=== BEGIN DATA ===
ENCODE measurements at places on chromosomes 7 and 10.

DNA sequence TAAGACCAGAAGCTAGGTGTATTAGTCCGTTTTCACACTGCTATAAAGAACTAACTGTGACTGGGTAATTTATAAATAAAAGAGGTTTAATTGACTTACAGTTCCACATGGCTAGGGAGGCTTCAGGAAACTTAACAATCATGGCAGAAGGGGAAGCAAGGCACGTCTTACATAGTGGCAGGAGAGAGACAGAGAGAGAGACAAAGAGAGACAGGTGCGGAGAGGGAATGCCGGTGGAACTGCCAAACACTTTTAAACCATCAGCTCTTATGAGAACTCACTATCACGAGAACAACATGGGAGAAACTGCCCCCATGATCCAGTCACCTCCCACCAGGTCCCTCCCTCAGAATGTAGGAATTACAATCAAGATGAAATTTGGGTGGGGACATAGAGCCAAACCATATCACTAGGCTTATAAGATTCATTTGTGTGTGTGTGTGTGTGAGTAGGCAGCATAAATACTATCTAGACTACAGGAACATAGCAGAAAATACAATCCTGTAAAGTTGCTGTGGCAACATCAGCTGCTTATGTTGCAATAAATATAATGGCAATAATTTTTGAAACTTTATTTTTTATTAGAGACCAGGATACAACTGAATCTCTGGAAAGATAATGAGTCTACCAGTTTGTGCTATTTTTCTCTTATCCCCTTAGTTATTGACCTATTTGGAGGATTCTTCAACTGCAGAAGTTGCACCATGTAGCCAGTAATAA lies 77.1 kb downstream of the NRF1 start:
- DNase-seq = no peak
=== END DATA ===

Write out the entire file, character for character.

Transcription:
ENCODE measurements at places on chromosomes 7 and 10.

DNA sequence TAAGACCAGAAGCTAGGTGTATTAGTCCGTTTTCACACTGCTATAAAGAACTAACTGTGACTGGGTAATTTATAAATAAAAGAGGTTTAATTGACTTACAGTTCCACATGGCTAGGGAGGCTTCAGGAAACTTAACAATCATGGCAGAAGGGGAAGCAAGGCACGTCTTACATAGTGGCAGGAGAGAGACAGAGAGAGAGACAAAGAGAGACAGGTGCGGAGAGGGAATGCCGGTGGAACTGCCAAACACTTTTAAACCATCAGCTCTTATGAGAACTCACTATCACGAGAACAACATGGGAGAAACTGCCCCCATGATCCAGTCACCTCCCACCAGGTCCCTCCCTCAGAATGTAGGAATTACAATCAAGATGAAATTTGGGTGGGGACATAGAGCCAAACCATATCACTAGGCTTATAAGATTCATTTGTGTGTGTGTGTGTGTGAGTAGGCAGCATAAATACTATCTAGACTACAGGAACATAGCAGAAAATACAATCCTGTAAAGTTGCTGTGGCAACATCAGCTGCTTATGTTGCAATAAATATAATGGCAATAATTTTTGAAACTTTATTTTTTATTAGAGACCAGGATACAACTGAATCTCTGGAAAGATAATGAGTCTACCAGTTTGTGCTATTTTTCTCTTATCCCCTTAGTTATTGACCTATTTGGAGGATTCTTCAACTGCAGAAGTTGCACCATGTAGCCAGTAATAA lies 77.1 kb downstream of the NRF1 start:
- DNase-seq = no peak